Plastic pollution can harm or kill sea turtles in a myriad of ways:
1. Ingestion: Once sea turtles ingest plastic debris there’s no turning back; sea turtles have downward facing spines in their throats, preventing the possibility of regurgitation. Plastic items like bags can easily get stuck in their stomachs, wreaking havoc on their digestive systems and their ability to swallow food. Another disheartening phenomenon called “bubble butt” occurs when plastic begins to decompose within the body of a sea turtle, releasing harmful gasses that cause the individual to float. Floating sea turtles have lost control of their bodies; they’re unable to hunt properly (often leading to starvation) and become easy targets for predators.
Large debris in the ocean like plastic bags, balloons, bottles, degraded buoys, and plastic wrappers eventually degrade into smaller (< 2mm) pieces called microplastics. Microplastics are easily ingested by sea turtles, are often toxic and can serve as hosts for invasive species that can have long-term consequences.
2. Entanglement: Sea turtles can become badly injured and incapacitated if they are entangled in plastic debris like fishing line and six-pack rings. Unfortunately, most entangled sea turtles will starve, drown, strangle or suffocate without human intervention.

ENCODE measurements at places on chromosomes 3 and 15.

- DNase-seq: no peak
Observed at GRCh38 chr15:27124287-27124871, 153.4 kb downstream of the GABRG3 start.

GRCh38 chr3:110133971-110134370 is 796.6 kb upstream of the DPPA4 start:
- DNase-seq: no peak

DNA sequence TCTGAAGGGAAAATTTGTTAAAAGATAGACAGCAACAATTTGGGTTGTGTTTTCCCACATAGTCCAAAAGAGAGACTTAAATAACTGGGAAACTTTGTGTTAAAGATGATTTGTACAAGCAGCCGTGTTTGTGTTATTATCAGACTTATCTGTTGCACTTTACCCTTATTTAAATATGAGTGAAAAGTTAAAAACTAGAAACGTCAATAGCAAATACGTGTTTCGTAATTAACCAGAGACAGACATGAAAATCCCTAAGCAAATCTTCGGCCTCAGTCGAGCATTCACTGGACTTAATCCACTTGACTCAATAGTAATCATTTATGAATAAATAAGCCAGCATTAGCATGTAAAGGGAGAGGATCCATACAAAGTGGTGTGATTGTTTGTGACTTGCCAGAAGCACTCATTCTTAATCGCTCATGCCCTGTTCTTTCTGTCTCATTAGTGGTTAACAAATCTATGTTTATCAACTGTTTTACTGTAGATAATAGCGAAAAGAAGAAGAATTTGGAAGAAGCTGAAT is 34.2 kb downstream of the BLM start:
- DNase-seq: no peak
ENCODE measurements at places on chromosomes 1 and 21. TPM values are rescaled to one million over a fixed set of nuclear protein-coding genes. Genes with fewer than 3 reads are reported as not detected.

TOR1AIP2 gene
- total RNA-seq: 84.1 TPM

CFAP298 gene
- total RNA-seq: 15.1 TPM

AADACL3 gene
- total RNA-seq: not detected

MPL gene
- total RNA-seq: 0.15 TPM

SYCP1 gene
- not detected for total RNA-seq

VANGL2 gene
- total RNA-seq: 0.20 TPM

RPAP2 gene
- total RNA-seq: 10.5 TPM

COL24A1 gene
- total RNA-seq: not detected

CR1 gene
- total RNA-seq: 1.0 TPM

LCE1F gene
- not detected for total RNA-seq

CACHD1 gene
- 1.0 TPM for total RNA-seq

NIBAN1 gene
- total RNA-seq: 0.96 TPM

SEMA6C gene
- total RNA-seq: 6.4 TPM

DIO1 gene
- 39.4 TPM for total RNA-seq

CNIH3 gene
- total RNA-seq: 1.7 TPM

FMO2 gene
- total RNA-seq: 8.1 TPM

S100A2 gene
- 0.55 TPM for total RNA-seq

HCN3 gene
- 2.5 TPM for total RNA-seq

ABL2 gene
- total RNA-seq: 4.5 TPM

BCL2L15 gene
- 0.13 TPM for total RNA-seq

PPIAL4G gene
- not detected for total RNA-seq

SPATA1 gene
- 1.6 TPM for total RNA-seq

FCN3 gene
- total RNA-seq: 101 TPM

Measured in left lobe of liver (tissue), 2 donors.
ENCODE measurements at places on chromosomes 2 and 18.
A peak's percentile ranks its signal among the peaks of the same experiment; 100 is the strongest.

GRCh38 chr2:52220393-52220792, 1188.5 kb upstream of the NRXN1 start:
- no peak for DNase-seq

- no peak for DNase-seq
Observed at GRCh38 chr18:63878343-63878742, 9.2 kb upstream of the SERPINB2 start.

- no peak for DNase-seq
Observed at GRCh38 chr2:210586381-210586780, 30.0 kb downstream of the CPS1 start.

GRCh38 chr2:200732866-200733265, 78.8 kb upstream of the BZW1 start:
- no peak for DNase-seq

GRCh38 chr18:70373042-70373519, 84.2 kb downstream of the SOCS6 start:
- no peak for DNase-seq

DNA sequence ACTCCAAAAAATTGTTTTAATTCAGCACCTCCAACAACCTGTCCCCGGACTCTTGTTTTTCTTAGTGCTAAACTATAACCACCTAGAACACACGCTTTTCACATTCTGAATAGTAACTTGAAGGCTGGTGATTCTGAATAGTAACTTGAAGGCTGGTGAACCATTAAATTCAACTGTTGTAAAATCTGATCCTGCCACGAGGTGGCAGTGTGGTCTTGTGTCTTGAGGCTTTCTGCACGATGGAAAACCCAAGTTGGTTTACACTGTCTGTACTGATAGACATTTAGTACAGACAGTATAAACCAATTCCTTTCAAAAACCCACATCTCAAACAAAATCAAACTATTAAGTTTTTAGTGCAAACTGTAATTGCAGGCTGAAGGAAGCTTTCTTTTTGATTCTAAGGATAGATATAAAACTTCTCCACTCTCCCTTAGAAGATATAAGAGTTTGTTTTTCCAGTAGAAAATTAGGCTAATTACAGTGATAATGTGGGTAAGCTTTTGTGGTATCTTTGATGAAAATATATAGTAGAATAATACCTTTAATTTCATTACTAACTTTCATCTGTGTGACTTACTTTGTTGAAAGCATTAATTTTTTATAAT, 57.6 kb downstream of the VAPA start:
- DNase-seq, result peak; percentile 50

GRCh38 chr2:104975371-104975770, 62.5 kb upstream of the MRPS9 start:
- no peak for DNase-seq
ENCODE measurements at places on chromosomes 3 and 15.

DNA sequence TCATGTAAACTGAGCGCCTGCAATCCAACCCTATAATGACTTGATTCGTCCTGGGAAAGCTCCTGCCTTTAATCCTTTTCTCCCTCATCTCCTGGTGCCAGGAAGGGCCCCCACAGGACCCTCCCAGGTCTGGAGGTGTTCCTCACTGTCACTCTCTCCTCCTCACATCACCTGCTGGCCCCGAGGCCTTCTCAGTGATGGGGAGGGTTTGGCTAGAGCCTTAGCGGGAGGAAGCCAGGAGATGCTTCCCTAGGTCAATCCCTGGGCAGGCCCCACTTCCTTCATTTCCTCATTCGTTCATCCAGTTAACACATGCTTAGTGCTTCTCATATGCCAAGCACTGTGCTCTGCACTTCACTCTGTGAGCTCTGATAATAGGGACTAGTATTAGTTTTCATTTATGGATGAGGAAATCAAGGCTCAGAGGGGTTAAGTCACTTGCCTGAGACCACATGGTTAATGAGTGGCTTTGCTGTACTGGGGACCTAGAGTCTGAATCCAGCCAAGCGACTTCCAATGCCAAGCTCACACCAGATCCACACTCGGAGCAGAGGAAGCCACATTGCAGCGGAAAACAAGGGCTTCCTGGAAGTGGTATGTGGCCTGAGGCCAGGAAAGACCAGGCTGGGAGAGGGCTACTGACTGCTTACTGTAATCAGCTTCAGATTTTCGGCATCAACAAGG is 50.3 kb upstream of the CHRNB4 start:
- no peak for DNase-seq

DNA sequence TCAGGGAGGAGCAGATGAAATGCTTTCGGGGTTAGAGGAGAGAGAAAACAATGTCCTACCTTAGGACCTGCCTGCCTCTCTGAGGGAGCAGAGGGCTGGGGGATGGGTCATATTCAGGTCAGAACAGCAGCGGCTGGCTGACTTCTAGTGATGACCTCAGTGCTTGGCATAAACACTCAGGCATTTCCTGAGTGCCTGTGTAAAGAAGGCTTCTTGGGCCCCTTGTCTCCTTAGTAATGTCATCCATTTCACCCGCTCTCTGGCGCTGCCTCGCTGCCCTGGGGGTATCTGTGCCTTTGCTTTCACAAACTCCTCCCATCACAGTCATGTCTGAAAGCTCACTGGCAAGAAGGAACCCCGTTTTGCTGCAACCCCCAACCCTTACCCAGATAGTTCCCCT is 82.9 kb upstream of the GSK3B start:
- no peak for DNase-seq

Take action for our turtles
Every day, we encourage you to keep the health of our ocean top of mind. You can make a difference simply by creating a suite of ocean-friendly habits at home:
Reduce, Recuse, Recycle
REFUSE plastic bags while shopping; opt to bring your own reusable bag instead
Support local, regional and nationwide bans on plastic grocery bags
Don’t litter and don’t stand by while others do. If you see something, say something.
Every time you go to the beach, clean up at least 5 pieces of trash
Properly secure your trash bags to prevent any fly-away plastics
Say no to balloons! Balloons often travel high into the sky and end up in our ocean, where turtles often mistake them for food.
Spread the word! Brainstorm and discuss ocean-friendly habits with your classmates, family members and friends.